Where Now For NZ's Air Strike Capability?
The Government has cut New Zealand loose in defence terms in rejecting Derek Quigley's advice to go ahead with the contract for some F-16s, Opposition Leader Jenny Shipley said today.
"It has made a short-sighted decision that will affect New Zealand's defence capability for a generation to come.
"There hasn't been a shred of public debate about this decision which, as Derek Quigley warned, was far too important to be taken in such an off-hand manner.
"The Government has the right to set its own defence priorities - despite Quigley's finding that the F-16s were a good deal. But it shouldn't set priorities in a vacuum.
"It has made a far-reaching decision in the absence of a proper review and without any clear word on the future, if any, of New Zealand's air strike capability.
"All we are left with after today is the prospect of the old A4 Skyhawks continuing in service for "some years to come."
"Then what?" Mrs Shipley asked. "Derek Quigley told the Government in no uncertain terms that cancellation would either mean far more expensive replacement costs in the future or an end to our air strike capability.
"As Quigley has said, this is a 'cart before the horse' decision.
Helen Clark has got to spell out which of those alternatives she wants.
"If the Labour-Alliance minority Government is committing New Zealand to a future without an air strike capability, then it should be telling us so.
"New Zealand has a proud history of contributing to regional strategic and defence actions to help ensure regional stability and secure trading routes. We also have a long record of contributing to peace-making and peace-keeping roles, as we demonstrated with our commitment to East Timor. We could not have sent troops in had 2we not had air cover available.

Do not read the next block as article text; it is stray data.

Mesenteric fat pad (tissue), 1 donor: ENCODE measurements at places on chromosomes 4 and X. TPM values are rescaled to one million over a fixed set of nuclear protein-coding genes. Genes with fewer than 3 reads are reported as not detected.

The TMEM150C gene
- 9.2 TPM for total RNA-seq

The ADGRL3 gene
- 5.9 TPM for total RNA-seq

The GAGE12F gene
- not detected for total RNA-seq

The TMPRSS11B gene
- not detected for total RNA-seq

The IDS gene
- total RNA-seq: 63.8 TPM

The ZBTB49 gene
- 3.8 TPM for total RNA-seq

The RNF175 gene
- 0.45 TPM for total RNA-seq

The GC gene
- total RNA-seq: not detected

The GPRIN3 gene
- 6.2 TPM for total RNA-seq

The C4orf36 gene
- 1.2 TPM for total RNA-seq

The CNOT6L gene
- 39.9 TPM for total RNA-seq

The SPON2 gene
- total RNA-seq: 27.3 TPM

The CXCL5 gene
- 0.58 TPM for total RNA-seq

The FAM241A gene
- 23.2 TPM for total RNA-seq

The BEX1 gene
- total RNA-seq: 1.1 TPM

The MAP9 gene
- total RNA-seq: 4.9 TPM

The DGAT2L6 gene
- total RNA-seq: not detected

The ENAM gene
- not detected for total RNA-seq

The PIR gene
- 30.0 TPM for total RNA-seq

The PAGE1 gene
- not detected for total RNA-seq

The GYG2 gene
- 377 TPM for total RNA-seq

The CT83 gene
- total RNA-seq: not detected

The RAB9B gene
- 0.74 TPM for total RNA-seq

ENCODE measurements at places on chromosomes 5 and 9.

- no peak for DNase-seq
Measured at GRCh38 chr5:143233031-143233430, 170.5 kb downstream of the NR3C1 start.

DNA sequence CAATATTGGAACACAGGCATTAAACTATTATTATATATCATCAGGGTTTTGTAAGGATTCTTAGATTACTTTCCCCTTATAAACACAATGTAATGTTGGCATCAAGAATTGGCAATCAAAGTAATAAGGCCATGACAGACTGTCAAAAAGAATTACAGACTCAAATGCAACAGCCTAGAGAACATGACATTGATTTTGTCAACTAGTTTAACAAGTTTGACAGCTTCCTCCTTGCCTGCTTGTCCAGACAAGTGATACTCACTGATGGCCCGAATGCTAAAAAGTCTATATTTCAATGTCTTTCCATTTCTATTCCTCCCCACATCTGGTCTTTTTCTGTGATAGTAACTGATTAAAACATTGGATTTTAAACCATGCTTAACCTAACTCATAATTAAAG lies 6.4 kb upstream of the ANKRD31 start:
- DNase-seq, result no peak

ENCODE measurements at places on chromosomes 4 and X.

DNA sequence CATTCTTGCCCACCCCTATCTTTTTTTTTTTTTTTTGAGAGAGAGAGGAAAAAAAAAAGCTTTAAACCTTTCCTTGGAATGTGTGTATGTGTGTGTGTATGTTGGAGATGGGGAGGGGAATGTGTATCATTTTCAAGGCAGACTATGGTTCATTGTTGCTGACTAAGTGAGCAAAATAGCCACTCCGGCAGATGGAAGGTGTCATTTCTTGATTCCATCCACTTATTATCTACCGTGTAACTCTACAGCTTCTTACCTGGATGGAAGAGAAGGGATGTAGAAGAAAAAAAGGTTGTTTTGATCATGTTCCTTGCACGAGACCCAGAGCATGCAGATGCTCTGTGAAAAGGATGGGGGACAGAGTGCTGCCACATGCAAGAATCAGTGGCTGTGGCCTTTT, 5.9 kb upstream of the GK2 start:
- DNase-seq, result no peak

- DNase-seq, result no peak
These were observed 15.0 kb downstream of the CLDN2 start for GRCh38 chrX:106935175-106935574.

"We also require air strike capability to contribute to our regional security commitment and to provide balance in protecting our economic interests.
"As recently as 1997 the National-New Zealand First coalition recommitted New Zealand to a balanced defence force. We put a capital budget in place that would see the maintenance and upgrading of those capabilities.
"In each subsequent Budget we have made the appropriate allocation required and flagged any fiscal risks associated with this plan. The Government's claim of a financial shock in the defence Budget is pure politicking to justify its isolationism.
"The Government has left New Zealanders - and our friends and allies - with a vacuum rather than a defence policy," Mrs Shipley said.